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Kathy Bradley - By water and words
Kathy Bradley
Kathy Bradley

          A few Sundays ago, on a luminous October morning, my great-nephew was baptized. Sunshine slanted through the stained glass windows like a sword's swath, stippled the curves of the dark wooden pews with shards of golden light and afforded dust motes a spotlight within which to dance.
       While his parents met with the minister before the service began, I sat holding him, dressed in crisp white (a tiny shirt and pants, not a gown), and watched his eyelids, thin and blue-veined, slowly close. How lucky I was that he would fall asleep while I held him. No one, not even a grandmother, would disturb a sleeping baby in church.
       I willed myself to absorb it all — the warm weight cradled against my chest, the soft fuzz on his head beneath my cheek, the tiny up-and-down breath movements of his back. One never forgets how to hold a baby, how to still all the voices in one's head and concentrate on what matters.
       The sanctuary filled. The organist began playing. The round-cheeked acolytes nervously lit the candles. Item by item the order of worship played out. Offertory prayer. Creed. Gloria Patri.
       Then we were all standing at the altar, so many of us that the baptismal font was completely hidden from the congregation. Grandparents, great-grandparents, aunts, uncles, cousins. The minister took our baby into his hands, held him out like the sacrament that he is and asked, "What name do you give this child?"
       "Jackson Carl," his father offered, in a voice softer than I've ever heard him use.
       More words, old words, repetitive words. And then the minister poured water on Jackson's head and welcomed him into the community of faith.
       It was, of course, simply a ritual. The faith espoused by those who stood at that altar will not be Jackson's until, unless he chooses to make it so.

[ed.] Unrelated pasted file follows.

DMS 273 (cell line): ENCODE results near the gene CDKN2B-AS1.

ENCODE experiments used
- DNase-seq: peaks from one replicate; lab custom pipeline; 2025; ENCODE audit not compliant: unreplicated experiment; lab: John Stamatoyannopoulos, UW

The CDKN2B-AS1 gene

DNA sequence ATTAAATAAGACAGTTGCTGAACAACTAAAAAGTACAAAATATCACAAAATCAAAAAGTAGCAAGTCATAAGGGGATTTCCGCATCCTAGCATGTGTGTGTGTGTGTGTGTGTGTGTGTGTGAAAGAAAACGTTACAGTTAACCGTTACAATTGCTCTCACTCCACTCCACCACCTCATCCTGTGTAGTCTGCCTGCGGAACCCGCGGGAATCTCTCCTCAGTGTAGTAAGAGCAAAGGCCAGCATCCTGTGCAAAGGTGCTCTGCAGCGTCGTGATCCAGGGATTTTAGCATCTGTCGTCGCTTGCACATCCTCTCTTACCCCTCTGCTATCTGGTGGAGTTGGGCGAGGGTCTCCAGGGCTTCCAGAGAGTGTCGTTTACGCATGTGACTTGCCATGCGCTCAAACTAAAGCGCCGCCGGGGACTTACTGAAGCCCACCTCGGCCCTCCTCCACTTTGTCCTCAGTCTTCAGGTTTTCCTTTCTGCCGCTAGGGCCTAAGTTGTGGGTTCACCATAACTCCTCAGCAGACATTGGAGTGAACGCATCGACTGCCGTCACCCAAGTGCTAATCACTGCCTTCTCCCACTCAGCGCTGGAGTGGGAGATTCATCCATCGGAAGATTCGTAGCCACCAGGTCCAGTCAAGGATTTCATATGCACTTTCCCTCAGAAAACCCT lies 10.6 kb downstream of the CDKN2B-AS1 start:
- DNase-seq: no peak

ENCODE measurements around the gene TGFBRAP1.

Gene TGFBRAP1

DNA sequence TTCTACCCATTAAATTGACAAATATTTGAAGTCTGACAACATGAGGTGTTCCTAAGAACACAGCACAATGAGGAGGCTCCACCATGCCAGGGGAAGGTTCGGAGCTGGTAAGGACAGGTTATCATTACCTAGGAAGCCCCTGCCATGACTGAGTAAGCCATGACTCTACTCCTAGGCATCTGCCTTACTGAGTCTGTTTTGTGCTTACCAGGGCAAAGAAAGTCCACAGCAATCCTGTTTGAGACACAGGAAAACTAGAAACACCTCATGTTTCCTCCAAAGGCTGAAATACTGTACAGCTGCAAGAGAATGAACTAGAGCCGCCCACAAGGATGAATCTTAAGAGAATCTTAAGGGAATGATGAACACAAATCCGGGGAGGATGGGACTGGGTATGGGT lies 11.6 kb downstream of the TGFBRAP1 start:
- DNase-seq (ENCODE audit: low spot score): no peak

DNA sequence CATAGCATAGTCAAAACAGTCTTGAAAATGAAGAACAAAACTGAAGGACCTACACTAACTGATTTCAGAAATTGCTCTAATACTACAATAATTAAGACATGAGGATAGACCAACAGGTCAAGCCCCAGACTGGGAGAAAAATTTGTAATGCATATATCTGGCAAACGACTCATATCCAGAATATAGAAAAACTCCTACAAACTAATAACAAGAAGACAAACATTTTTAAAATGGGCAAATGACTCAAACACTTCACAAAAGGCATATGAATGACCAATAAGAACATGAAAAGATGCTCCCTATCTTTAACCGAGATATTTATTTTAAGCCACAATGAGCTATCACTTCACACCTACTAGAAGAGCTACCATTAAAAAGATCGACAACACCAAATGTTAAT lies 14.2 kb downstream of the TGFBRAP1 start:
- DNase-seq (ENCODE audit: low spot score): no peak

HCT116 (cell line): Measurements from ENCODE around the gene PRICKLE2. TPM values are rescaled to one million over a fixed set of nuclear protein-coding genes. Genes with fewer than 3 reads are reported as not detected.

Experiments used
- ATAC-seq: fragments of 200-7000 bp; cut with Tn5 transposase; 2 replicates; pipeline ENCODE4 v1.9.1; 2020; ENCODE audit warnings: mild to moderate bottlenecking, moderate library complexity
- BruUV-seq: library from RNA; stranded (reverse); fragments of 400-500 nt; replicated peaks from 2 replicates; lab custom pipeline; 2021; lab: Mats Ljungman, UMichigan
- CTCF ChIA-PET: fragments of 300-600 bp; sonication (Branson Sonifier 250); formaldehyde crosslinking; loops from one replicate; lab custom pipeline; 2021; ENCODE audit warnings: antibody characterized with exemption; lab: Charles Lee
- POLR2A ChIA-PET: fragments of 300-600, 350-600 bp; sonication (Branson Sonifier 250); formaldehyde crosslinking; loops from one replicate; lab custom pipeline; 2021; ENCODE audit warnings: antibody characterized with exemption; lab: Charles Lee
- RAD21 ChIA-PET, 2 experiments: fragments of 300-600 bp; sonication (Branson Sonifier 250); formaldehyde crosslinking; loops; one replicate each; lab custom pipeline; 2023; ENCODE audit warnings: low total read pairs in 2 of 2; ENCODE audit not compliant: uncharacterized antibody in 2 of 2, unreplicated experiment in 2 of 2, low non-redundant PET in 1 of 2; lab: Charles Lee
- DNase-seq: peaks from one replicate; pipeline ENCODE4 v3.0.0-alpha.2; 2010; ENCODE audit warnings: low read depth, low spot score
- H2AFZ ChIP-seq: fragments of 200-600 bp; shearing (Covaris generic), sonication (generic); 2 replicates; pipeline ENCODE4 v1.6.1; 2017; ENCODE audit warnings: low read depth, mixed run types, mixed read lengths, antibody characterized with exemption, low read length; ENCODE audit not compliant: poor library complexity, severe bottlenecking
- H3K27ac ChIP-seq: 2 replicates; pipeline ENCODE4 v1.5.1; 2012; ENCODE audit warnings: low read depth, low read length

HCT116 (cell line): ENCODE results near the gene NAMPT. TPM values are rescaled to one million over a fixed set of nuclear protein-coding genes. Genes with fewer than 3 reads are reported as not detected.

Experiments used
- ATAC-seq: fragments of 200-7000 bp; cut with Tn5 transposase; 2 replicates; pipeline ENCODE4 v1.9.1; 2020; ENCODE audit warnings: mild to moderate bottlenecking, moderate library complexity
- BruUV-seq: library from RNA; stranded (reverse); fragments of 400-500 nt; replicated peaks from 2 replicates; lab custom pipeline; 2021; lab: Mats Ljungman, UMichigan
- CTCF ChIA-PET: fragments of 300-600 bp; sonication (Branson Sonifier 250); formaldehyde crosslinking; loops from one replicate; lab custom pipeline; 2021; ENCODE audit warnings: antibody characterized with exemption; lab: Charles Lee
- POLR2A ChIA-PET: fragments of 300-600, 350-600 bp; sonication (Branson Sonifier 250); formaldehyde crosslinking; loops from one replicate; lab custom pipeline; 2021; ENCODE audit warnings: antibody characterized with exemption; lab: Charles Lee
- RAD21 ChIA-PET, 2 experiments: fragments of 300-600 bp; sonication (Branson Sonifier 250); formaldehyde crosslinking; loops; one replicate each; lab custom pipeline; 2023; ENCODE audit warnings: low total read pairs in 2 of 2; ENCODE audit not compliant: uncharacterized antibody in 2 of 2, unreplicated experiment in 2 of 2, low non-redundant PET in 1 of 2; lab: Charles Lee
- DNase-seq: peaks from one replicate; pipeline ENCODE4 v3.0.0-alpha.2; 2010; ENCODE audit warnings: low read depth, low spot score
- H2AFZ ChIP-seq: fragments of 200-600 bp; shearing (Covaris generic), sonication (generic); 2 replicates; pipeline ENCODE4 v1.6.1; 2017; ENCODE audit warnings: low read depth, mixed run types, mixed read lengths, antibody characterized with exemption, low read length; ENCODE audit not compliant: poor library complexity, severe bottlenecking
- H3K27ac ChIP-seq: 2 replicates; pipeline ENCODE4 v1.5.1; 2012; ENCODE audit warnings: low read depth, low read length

But, the thing is, ritual matters. Whether it be in church or at table, pregame or post-election, ritual generates a collective memory which, in turn, produces the "belongingness" that sits smack dab in the middle of Maslow's hierarchy of needs.
       Jackson will not remember his baptism day. He will not remember that the congregation sang "Be Thou My Vision," that the Gospel reading was from Luke or that the Epistle was from 2 Timothy. He will not remember that he shrieked (and continued shrieking) loudly in response to the dousing with cold water or that the minister carried him down the aisle of the church laughing and proclaiming that he would, obviously, make a good choir member some day. He will not remember the jockeying of his various relatives for the opportunity to be photographed holding him.
       He doesn't have to. That is the job of those of us to whom he belongs.
       The writer Elizabeth Gilbert says that we engage in ritual "to create a safe resting place for our most complicated feelings of joy or trauma." She is right, I think. Words are my way of processing emotions, but I had no words to hold the emotions I was experiencing standing at that altar, my parents at my shoulders, loving this child. This child who will delight and disturb, entertain and exasperate, please and perplex me just as his father has done. As he continues to do.
       I had no words. Neither did any of the other Bradleys or Bedingfields gathered there. But someone had. So we spoke them. Exactly as they have been spoken by countless others before us. And as we spoke them, they floated up into the sunlight and joined the dust motes in a dance of inimitable joy.

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